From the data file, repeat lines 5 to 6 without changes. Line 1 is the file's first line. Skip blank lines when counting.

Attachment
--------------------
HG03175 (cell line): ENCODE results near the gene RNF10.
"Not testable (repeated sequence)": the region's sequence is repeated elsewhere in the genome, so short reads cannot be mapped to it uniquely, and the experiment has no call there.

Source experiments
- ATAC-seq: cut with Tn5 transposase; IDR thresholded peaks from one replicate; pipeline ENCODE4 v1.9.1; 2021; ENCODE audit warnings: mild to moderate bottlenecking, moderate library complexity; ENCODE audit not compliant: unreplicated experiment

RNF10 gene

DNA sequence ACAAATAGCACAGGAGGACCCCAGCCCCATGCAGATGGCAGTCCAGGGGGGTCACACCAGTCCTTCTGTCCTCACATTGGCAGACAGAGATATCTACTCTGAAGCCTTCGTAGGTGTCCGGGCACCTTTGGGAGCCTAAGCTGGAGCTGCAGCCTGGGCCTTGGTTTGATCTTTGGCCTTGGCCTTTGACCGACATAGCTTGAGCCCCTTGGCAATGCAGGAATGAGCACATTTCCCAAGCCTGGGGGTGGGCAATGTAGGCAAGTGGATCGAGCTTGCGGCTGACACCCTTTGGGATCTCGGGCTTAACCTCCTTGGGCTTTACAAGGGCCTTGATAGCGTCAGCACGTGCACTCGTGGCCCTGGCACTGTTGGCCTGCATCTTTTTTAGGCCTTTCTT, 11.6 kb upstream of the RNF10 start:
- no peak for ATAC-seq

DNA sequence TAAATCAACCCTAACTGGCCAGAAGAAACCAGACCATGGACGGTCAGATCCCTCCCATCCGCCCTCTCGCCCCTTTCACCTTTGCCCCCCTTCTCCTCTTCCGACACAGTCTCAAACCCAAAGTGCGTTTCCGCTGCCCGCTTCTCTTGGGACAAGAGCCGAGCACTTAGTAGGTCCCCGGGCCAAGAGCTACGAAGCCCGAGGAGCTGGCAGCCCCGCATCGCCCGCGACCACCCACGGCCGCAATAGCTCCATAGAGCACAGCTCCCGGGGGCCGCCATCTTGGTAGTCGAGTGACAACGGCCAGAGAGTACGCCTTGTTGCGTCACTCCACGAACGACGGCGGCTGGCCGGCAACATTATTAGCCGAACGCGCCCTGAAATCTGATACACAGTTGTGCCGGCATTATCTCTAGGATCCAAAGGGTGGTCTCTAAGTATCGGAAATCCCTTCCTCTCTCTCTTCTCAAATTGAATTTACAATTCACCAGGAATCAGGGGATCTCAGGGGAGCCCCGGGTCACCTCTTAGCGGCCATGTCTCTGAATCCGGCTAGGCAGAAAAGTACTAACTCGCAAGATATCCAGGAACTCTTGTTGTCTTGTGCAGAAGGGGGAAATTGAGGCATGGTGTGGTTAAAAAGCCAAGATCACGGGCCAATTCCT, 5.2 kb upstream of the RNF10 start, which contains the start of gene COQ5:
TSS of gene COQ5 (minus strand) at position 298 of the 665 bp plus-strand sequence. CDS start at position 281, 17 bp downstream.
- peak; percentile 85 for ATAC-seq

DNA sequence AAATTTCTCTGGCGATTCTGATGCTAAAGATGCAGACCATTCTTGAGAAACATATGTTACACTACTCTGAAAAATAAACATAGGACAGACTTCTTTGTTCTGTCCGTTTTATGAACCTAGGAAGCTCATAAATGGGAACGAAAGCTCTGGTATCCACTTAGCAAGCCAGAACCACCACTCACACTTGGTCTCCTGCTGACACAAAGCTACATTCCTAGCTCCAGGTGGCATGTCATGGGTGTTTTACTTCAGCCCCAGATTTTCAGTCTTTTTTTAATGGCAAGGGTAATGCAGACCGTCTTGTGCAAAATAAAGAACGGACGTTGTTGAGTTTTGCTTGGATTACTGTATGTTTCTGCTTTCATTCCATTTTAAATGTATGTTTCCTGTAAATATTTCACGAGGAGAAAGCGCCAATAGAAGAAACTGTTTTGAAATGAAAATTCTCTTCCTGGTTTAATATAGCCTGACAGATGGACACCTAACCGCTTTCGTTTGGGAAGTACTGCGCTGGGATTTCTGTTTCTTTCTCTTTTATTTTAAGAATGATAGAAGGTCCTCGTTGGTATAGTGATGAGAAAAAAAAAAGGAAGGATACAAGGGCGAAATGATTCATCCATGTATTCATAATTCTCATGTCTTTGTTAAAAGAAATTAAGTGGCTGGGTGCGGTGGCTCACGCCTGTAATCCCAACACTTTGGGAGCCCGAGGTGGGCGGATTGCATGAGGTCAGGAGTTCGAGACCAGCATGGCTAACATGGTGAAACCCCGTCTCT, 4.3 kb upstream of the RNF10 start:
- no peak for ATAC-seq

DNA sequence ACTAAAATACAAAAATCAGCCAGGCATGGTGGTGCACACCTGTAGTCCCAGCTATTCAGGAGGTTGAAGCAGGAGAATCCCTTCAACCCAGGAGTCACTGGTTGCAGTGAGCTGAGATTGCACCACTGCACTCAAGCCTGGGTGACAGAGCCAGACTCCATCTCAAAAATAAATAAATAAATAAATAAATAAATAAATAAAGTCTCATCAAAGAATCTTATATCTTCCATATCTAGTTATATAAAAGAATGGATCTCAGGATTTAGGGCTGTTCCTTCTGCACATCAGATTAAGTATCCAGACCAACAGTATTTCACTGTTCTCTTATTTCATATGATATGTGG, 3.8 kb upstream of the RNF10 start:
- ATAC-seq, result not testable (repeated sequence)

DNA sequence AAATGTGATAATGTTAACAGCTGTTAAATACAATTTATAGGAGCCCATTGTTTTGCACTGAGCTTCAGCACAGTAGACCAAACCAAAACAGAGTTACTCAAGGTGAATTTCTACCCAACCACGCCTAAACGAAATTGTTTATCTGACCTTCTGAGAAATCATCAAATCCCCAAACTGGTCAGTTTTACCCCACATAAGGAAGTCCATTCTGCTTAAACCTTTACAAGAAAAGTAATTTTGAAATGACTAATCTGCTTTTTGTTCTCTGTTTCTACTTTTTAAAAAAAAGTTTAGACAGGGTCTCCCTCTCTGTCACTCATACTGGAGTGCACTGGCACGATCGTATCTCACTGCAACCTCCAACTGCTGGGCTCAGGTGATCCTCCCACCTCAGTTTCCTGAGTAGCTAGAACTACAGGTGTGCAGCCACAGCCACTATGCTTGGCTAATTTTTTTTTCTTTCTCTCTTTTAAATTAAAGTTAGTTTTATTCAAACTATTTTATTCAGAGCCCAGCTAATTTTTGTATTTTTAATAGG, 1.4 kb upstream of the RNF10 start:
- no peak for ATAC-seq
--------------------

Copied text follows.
RNF10 gene

DNA sequence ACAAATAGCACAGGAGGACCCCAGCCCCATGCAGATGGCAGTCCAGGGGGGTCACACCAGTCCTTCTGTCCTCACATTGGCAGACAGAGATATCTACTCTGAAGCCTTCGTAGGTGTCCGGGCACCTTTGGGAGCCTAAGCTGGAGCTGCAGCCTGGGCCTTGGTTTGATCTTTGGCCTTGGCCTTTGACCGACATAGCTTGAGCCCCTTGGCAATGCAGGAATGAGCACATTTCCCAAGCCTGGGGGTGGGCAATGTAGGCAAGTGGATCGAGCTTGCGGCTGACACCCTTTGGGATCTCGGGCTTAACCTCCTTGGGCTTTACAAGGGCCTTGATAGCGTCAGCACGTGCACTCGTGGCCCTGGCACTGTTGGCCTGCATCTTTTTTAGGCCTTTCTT, 11.6 kb upstream of the RNF10 start: